Safety First

CINCINNATI-BASED RUMPKE Consolidated Companies Inc. and McNeilus Truck and Manufacturing Inc., Dodge Center, Minn., are hoping that many happy and healthy New Year's holidays are in store for garbage workers. Around the turn of this year, one Rumpke employee was killed and another seriously injured when they were struck by cars while collecting garbage during the holiday season. The injuries occurred within a span of three days, and proved to be a wake-up call to improve worker safety.

In the accidents' wake, the companies developed a safety-awareness media campaign dubbed, “Slow Down to Get Around,” which was unveiled at WasteExpo in May. The campaign uses television and radio advertisements, brochures and vehicle decals to persuade the public to drive with caution when going around stopped vehicles such as garbage, delivery and postal trucks.

According to Rumpke Safety Director Larry Stone, the idea for the program came to him when he was responding to media inquiries about the two accidents. “My response was that we are providing our drivers with good training, good safety equipment, and the only thing that I can think to do is to try to educate the public that there are workers around these trucks and human lives at stake,” he says.

Seeking to capture the wordplay he frequently observed in country music songs, Stone developed the campaign's slogan and commissioned a firm to design the logo. McNeilus joined the campaign in February to generate broad awareness of the program through the waste industry and pay for production of the television and radio ads. The Washington, D.C.-based National Solid Waste Management Association (NSWMA) also has agreed to promote the campaign.

The trio already are distributing 1,500 free media packs to private waste companies and governments. Each pack contains a DVD with a broadcast-quality tv commercial and two radio ads. A CD that includes campaign promotional tips is included. Campaign participants also are encouraged to speak with community groups about the program. Rumpke and McNeilus are asking organizations to air the advertising in their local markets, either by buying broadcast time or by getting stations to run the ads as public service announcements.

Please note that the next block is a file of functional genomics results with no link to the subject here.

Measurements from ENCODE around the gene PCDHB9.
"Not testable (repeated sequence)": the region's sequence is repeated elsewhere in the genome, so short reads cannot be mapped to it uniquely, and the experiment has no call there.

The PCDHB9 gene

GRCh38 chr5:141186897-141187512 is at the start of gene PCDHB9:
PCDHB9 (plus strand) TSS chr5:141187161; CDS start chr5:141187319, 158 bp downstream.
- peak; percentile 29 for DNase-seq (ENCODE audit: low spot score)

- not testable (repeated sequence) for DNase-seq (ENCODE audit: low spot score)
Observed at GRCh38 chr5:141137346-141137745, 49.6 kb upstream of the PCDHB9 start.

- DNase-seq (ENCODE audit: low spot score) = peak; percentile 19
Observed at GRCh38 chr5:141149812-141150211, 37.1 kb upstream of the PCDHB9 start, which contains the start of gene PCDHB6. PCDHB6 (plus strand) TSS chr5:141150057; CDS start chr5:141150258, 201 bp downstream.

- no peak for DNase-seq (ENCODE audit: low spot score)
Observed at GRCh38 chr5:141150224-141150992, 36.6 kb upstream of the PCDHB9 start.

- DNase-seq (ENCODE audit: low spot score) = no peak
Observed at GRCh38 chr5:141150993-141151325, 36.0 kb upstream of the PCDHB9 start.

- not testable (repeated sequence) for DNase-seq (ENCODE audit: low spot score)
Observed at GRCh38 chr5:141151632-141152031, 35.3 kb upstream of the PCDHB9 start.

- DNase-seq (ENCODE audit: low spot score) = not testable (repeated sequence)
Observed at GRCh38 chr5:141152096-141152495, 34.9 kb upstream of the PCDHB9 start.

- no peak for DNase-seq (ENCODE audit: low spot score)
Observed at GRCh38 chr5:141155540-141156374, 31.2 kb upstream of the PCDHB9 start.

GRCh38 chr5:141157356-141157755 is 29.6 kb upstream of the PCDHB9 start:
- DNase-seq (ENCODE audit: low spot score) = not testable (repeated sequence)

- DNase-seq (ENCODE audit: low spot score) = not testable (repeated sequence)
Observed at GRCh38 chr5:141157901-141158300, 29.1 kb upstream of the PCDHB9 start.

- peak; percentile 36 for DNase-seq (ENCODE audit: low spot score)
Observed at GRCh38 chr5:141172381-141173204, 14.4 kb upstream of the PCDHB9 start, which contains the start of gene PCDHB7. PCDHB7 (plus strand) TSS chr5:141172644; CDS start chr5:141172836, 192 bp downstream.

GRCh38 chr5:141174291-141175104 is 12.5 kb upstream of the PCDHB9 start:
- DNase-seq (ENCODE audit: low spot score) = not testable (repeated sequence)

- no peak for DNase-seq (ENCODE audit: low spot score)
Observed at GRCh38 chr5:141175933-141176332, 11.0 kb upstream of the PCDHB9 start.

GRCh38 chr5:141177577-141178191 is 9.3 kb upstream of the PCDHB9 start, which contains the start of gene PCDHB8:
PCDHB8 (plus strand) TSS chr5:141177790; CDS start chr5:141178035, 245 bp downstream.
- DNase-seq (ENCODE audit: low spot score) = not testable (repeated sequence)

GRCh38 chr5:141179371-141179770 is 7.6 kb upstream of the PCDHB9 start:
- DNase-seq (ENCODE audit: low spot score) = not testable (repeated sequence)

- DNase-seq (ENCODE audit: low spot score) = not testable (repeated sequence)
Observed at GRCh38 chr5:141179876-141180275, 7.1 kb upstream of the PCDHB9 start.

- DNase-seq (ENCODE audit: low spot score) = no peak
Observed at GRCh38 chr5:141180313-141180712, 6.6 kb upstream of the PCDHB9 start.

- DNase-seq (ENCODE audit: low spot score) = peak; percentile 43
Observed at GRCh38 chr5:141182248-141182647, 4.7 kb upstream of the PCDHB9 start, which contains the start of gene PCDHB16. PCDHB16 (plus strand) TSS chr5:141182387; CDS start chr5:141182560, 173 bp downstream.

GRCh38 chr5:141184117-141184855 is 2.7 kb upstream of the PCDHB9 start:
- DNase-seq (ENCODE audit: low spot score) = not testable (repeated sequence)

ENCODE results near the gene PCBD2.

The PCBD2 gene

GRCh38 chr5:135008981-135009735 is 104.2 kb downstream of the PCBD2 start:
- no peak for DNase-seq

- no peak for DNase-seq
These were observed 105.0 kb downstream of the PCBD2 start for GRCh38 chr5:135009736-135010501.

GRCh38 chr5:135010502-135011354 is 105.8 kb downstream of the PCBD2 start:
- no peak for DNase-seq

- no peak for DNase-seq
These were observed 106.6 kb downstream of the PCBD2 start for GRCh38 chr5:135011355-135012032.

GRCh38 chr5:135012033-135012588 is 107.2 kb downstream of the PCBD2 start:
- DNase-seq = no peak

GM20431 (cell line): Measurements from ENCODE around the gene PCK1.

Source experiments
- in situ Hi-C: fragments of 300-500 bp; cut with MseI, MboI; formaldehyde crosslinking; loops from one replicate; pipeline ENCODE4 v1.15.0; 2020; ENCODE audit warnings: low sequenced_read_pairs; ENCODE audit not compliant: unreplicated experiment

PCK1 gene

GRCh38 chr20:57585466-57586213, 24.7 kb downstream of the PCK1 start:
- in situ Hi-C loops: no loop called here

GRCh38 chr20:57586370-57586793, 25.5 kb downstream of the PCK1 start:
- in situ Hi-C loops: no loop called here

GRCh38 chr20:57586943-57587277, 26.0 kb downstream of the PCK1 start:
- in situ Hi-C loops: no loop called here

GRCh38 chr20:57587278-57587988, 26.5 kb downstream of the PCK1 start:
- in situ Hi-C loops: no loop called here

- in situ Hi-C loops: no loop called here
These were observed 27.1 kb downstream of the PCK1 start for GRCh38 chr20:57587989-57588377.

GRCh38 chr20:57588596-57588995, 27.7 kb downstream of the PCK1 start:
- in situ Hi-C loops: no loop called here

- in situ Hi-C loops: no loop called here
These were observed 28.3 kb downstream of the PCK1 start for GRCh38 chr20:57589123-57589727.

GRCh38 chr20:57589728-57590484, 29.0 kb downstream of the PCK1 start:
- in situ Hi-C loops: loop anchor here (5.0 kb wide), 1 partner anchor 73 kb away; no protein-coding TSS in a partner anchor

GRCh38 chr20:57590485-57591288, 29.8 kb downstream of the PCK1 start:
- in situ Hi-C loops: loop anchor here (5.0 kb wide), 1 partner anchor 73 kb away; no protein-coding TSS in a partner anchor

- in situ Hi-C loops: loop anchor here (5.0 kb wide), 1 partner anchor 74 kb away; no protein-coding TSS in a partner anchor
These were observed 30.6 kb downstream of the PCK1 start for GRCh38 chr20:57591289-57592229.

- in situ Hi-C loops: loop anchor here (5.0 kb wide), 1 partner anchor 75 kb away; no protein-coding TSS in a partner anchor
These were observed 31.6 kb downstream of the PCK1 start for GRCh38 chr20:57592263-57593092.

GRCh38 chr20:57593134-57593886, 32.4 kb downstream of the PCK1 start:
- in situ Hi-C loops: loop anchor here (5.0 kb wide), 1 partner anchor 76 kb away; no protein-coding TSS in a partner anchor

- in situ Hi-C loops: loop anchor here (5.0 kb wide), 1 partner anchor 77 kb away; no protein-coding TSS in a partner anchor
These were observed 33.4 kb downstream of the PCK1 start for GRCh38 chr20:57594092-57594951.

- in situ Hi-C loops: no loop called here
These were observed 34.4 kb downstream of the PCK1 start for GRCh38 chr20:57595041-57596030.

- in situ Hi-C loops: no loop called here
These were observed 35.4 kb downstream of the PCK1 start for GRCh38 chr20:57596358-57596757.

To distribute the program as widely as possible, Stone says the campaign's slogan and logo are not copyrighted. Consequently, companies or governments can add their logo or name to the spots.

“This is something that we hope someday will be as broadly known as ‘Stop, drop and roll,’” says Mike Wuest, McNeilus president, referring to the awareness campaign that featured the comedian Dick Van Dyke and was aimed at informing people what to do if their clothes catch on fire.

Organizations that are in various stages of adopting the “Slow Down to Get Around” program include the cities of New York; Salt Lake City; Cincinnati; Murray, Ky.; Aberdeen, Md.; Plano, Texas; Garland, Texas; and Denton, Texas.

For more information, contact Rumpke (, McNeilus ( or NSWMA ( To order truck decals, contact Ft. Mitchell, Ky.-based Niehaus Corp. (